All posts in “Software”

Google partners with Howard University to launch program for black engineers

Howard University will soon have a campus at the Googleplex.
Howard University will soon have a campus at the Googleplex.

Image: Jeff Chiu/AP/REX/Shutterstock

Bonita Stewart, Google’s vice president of global partnerships, says the tech industry barely talked about diversity when she joined the company around 10 years ago. On Thursday, she announced a deal that takes a step toward permanently changing that culture.

The company just unveiled a new partnership with Howard University that will see black software engineers from “historically black colleges and universities,” better known as HBCUs, invited to study at a brand new program on the Google campus. They’re calling it “Howard West.”

“Howard happens to be my alma mater, so I am especially proud to share that our formal recruiting from the university has evolved into a residency for Black CS majors right here at the Googleplex,” Stewart said in a statement announcing the partnership with Howard, a historically black university. 

The program will open this summer, though at first it will only be open to Howard University students. Google hopes to bring in students from other schools soon. 

“Howard West will produce hundreds of industry-ready black computer science graduates.”

Rising juniors and seniors in the computer science program at Howard are eligible to apply. Those who get in will head to California for three-month stints, where they’ll learn from Google engineers as well as their own professors. 

“Howard West will produce hundreds of industry-ready black computer science graduates, future leaders with the power to transform the global technology space into a stronger, more accurate reflection of the world around us,” Howard University President Wayne Frederick said as part of the statement.

Frederick has high hopes for students at his university, but also hopes the program will get focus “the tech industry and other thought leaders around the importance of diversity in business and the communities they serve.”

Black employees make up 2% of Google’s overall workforce, according to figures released by the company. 59% are white, 32% Asian, 3% two or more races and 3% Hispanic.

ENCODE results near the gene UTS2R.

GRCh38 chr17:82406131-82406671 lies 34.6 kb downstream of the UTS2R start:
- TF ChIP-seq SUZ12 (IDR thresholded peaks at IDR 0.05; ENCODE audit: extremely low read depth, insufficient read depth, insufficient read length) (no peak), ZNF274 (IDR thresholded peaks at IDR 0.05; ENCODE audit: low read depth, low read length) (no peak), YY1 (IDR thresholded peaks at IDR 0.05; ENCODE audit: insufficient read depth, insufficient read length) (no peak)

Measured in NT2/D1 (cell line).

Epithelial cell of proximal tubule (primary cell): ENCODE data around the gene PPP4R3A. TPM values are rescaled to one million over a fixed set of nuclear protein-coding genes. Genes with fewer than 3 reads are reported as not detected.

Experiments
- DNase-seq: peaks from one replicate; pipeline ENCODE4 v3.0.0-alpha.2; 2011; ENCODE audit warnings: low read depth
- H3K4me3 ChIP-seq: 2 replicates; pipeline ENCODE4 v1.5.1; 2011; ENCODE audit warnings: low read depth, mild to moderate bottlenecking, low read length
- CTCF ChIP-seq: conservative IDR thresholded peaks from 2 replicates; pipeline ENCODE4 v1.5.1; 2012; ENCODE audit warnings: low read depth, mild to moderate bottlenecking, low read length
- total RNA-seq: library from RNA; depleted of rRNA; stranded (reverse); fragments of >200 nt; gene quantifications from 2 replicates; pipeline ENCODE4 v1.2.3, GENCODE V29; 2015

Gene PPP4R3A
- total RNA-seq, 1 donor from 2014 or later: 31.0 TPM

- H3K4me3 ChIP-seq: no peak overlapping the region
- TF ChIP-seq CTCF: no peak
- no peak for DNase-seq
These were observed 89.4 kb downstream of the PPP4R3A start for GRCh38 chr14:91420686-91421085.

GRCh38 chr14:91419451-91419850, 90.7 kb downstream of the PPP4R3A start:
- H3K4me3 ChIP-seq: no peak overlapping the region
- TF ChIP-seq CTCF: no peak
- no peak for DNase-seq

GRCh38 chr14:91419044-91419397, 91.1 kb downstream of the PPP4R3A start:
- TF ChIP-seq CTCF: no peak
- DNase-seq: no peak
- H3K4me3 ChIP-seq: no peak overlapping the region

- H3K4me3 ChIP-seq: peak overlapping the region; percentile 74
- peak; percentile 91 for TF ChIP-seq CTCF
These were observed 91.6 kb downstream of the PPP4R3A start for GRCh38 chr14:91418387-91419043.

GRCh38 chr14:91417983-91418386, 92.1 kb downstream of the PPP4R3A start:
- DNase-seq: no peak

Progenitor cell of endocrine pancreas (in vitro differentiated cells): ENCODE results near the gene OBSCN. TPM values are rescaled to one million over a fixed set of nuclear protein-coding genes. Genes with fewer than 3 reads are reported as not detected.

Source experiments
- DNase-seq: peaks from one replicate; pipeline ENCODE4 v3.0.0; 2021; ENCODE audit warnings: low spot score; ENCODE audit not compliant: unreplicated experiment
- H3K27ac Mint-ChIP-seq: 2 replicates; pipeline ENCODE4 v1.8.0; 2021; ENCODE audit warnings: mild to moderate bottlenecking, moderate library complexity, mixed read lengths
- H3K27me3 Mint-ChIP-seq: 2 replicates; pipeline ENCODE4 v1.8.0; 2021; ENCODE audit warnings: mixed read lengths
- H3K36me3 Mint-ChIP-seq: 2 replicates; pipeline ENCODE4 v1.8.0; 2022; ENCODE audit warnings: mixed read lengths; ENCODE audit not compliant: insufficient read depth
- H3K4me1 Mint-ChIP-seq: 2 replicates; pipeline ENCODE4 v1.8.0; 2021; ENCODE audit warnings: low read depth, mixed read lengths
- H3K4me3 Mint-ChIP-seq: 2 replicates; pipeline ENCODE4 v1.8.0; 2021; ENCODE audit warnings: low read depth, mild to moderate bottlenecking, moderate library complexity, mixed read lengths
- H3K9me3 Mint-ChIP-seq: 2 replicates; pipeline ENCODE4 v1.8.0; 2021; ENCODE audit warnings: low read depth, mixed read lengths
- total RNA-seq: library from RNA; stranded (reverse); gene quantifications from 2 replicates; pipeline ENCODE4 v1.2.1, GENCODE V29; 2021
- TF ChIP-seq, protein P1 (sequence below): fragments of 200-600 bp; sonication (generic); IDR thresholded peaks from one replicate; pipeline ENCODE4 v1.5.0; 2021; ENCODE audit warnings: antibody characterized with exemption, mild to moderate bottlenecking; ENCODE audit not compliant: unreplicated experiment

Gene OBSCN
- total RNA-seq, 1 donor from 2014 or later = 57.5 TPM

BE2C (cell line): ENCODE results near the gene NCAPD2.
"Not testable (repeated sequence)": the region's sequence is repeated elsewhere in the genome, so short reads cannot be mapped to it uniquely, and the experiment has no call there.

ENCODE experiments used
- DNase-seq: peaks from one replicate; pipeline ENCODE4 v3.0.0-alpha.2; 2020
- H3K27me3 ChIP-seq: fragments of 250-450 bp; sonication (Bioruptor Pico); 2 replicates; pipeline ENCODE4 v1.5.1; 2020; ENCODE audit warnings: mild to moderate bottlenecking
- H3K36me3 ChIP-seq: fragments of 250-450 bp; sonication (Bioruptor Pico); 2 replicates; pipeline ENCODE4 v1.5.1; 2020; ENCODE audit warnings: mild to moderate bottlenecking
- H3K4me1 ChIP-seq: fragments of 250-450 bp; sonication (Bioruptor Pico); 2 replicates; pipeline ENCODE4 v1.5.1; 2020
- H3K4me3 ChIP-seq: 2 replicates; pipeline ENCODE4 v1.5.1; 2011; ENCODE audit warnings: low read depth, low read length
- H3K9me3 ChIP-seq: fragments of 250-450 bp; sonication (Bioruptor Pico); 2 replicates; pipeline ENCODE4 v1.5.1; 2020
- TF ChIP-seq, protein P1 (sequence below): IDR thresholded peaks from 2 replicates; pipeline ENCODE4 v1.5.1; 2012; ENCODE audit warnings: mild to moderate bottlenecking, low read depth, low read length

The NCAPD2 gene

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A new app lets you list and Shout


Shout is a sharing app. Think of it as a stripped-down Pinterest for those with no interest in messing with pretty photos of cookies and you get the general idea. And I think, with a little work, it could be a go-to collaboration tool for partners shopping for supplies, couples interested in not buying two boxes of beans at the grocery store, and a micro-blogging platform for the plugged in.

To use it you create lists and then add items to those lists. The lists can be collaborative and public so anyone can add items to the list. You can share lists with friends and share single items from lists. The virality is embedded in the process so the more lists you share the cooler your Shout app becomes.

The creator, Jeff Weisbein, started a blog in 2003 called BestTechie and most recently created a sharing service called KYA before creating Shout. “I want to provide an easier way to save, share, and curate content for yourself and/or with friends and followers,” he said.

Weisbein raised $450,000 from angels and they’re working on a Seed Round of $1.55 million. They just launched Shout so they don’t have many numbers yet but it looks like things are on an upward swing.

“Our mission with Shout is to make it incredibly easy to save, share, and curate content. One of the core features in Shout is the three types of ‘Lists’ (Private, Public, and Collaborative), the ability Shout content with your family and/or friends to a single list, and the fact you can easily follow a curated list with content that interests you curated by a human,” he said. “For example, my mom created a private, collaborative list called ‘Mom Links’ and Shouts content to it that she wants me to read/look at. I love tech, so I created a public ‘Tech News’ list where I Shout tech news stories I think are interesting, cool, and important.”